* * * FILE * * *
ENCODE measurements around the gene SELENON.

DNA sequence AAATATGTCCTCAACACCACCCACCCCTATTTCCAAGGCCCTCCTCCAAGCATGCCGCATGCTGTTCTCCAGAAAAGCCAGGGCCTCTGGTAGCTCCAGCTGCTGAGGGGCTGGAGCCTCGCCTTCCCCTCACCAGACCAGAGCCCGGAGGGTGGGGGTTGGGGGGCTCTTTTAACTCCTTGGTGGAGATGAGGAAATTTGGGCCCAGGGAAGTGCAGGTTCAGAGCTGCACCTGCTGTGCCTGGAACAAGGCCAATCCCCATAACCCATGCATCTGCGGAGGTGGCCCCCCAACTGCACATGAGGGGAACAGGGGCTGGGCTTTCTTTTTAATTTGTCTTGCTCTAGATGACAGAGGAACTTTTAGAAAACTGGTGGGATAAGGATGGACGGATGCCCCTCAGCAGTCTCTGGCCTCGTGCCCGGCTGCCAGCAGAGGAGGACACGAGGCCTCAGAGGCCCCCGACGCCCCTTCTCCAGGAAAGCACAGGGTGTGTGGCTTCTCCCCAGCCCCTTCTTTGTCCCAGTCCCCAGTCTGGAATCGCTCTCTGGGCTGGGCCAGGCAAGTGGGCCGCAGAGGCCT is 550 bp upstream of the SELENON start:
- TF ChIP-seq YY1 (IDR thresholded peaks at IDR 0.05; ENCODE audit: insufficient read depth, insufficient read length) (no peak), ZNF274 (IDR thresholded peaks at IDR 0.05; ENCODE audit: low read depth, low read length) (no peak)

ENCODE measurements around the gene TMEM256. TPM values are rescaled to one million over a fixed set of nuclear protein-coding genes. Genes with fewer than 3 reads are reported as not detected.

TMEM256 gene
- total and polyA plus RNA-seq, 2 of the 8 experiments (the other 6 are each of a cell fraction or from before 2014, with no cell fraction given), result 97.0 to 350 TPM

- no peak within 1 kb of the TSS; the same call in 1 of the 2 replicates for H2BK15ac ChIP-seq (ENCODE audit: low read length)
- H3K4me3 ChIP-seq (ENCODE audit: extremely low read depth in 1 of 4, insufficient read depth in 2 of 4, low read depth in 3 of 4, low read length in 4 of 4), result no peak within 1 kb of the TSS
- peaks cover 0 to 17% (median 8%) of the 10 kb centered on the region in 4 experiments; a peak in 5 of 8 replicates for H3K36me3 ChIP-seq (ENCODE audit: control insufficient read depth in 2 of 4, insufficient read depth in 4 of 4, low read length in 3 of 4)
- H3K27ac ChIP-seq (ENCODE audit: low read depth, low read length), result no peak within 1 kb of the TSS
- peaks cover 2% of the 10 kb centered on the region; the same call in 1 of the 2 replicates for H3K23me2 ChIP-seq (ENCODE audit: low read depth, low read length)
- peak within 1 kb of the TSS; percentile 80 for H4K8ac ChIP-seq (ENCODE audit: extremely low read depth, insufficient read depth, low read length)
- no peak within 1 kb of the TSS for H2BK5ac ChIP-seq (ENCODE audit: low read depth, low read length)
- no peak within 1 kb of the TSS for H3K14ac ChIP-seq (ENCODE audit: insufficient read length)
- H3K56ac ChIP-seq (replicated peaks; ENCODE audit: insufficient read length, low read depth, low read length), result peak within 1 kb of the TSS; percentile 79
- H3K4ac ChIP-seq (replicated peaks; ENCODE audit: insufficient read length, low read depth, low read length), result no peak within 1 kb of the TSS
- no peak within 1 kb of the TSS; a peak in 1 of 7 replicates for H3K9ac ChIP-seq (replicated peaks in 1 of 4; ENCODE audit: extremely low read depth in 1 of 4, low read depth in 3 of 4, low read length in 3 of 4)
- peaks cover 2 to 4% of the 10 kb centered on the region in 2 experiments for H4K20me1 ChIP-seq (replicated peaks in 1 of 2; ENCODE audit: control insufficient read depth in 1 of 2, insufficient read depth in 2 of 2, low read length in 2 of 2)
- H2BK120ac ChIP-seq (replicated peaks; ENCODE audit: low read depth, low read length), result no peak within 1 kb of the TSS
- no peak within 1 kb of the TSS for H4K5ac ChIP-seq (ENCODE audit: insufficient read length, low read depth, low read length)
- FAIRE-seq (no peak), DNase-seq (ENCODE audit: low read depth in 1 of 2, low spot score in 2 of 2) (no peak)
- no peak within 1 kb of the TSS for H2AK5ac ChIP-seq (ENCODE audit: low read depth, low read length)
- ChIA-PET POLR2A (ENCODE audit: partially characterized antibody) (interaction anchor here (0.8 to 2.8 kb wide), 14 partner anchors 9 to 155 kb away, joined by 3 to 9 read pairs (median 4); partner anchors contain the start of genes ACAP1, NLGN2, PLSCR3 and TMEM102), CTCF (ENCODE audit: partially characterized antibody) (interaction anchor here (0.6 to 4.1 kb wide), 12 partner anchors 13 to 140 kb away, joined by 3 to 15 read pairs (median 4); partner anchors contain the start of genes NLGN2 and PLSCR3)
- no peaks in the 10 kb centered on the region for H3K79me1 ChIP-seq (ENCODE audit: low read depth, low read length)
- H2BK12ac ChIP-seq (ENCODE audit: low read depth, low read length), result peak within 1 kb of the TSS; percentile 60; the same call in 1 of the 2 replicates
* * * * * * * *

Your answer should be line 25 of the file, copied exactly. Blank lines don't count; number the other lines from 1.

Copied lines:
- H2BK12ac ChIP-seq (ENCODE audit: low read depth, low read length), result peak within 1 kb of the TSS; percentile 60; the same call in 1 of the 2 replicates